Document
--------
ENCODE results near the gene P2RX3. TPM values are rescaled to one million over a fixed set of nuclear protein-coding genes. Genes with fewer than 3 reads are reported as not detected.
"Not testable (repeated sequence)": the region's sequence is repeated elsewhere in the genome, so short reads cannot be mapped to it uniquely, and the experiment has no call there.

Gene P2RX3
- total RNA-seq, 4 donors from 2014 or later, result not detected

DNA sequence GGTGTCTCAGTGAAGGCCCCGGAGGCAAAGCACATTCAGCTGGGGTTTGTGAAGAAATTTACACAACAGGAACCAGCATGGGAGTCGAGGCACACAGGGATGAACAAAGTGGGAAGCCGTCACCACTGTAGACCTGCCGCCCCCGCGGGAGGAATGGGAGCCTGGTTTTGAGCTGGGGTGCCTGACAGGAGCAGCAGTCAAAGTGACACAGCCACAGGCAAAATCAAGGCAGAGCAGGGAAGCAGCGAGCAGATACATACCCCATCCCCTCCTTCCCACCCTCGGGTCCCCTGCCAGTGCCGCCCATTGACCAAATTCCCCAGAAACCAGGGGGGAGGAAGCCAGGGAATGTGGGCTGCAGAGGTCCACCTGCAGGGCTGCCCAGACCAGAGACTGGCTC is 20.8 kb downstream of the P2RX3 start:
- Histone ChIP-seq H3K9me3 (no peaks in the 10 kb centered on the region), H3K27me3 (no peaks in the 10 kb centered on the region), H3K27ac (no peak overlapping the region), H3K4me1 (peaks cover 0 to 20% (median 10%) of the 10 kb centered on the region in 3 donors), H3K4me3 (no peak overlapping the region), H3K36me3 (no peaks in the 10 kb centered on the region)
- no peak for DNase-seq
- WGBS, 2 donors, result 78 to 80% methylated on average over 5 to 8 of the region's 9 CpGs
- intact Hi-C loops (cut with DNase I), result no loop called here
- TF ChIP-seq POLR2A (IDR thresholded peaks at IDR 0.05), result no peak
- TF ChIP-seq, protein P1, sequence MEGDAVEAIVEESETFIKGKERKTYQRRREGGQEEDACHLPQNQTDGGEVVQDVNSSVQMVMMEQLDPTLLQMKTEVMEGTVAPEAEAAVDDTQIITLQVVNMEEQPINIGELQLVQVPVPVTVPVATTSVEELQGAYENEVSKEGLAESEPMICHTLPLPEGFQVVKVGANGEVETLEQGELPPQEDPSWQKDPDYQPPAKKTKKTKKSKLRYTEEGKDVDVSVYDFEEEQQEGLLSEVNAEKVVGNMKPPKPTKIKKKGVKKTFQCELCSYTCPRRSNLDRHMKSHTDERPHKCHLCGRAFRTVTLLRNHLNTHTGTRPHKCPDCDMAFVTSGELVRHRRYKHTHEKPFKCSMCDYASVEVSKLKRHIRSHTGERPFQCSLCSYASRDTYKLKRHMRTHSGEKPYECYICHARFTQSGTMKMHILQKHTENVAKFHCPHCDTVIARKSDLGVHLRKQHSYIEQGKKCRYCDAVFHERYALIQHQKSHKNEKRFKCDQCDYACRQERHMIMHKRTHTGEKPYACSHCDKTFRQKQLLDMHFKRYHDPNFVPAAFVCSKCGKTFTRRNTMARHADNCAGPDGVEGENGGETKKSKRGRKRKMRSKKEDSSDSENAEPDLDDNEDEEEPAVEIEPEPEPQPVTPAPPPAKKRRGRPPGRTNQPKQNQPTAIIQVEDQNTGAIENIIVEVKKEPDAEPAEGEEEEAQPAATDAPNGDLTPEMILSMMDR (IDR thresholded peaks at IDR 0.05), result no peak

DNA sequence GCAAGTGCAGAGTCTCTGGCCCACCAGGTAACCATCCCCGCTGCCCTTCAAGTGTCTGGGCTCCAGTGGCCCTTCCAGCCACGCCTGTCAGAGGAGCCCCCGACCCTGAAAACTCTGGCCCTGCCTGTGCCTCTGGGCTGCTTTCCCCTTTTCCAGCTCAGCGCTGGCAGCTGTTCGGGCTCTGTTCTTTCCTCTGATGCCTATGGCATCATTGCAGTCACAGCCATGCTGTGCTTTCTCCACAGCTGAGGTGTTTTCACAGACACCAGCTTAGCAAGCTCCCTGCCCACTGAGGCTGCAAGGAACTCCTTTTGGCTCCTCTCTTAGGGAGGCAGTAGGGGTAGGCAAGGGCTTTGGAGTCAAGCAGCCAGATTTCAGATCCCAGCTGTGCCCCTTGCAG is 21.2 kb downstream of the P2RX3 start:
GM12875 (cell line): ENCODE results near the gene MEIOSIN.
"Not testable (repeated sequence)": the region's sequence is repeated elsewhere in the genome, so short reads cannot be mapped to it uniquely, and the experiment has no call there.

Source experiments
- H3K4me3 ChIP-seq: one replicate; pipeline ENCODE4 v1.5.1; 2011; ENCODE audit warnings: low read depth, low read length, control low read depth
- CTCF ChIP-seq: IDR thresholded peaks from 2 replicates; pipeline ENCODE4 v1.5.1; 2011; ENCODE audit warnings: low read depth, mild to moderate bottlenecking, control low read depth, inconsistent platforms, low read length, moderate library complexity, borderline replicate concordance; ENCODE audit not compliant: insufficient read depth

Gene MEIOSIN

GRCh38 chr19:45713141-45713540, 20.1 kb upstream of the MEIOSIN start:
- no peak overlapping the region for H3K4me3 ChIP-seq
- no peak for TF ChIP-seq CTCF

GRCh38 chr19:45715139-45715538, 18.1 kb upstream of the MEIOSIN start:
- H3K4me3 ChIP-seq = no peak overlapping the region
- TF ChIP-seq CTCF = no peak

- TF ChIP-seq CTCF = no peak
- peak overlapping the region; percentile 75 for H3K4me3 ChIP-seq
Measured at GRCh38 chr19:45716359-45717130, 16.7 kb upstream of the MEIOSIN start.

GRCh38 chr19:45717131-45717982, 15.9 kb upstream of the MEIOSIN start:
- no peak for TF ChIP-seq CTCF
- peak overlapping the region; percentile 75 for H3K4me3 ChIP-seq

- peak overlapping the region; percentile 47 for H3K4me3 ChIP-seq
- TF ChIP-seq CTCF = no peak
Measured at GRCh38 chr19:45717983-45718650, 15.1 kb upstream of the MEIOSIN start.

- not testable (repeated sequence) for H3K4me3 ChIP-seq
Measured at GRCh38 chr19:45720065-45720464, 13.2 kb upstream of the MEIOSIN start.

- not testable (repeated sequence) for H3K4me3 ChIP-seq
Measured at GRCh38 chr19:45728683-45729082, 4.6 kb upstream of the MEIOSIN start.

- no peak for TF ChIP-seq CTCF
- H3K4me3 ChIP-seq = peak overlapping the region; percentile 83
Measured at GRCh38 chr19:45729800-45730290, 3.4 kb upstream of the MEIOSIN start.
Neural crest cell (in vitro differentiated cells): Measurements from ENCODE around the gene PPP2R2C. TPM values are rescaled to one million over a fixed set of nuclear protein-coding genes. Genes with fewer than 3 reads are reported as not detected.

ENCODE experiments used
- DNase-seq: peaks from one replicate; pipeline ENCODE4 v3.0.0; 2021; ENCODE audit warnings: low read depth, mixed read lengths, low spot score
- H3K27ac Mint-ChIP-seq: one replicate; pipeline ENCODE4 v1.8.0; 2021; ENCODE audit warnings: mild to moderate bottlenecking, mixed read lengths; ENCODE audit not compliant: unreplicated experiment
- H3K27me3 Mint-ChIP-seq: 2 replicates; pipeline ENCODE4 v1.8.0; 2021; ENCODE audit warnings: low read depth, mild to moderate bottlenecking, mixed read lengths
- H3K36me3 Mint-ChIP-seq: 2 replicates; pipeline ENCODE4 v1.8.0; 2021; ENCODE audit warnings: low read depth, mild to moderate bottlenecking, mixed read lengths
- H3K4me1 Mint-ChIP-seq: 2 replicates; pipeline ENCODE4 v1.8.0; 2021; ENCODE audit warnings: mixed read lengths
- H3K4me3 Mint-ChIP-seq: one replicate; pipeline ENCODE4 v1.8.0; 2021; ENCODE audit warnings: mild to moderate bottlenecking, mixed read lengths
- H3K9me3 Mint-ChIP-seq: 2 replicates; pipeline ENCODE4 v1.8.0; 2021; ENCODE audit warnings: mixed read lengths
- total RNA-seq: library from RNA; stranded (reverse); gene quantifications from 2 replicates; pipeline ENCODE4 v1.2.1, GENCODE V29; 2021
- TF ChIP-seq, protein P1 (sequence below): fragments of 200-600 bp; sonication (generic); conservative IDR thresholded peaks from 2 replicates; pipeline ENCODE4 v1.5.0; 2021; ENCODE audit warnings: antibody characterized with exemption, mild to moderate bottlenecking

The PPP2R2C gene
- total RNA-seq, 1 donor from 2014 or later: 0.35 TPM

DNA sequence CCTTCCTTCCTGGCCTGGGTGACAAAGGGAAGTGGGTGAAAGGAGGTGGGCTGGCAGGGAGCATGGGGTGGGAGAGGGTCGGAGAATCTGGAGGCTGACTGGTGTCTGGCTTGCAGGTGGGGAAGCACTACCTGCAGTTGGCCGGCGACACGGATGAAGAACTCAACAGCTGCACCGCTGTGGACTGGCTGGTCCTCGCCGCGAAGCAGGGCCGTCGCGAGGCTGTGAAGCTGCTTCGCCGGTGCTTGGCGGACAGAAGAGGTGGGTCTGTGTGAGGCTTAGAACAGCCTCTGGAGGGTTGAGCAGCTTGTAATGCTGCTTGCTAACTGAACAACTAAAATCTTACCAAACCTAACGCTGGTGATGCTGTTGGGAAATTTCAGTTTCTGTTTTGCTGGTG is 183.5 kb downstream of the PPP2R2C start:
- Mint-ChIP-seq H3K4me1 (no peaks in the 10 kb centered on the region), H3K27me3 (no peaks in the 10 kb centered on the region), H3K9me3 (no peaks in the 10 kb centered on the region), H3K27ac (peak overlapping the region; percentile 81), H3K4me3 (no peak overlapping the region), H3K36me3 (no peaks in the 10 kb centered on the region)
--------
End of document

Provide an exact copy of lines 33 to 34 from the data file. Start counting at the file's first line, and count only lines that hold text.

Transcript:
Measured at GRCh38 chr19:45717983-45718650, 15.1 kb upstream of the MEIOSIN start.

- not testable (repeated sequence) for H3K4me3 ChIP-seq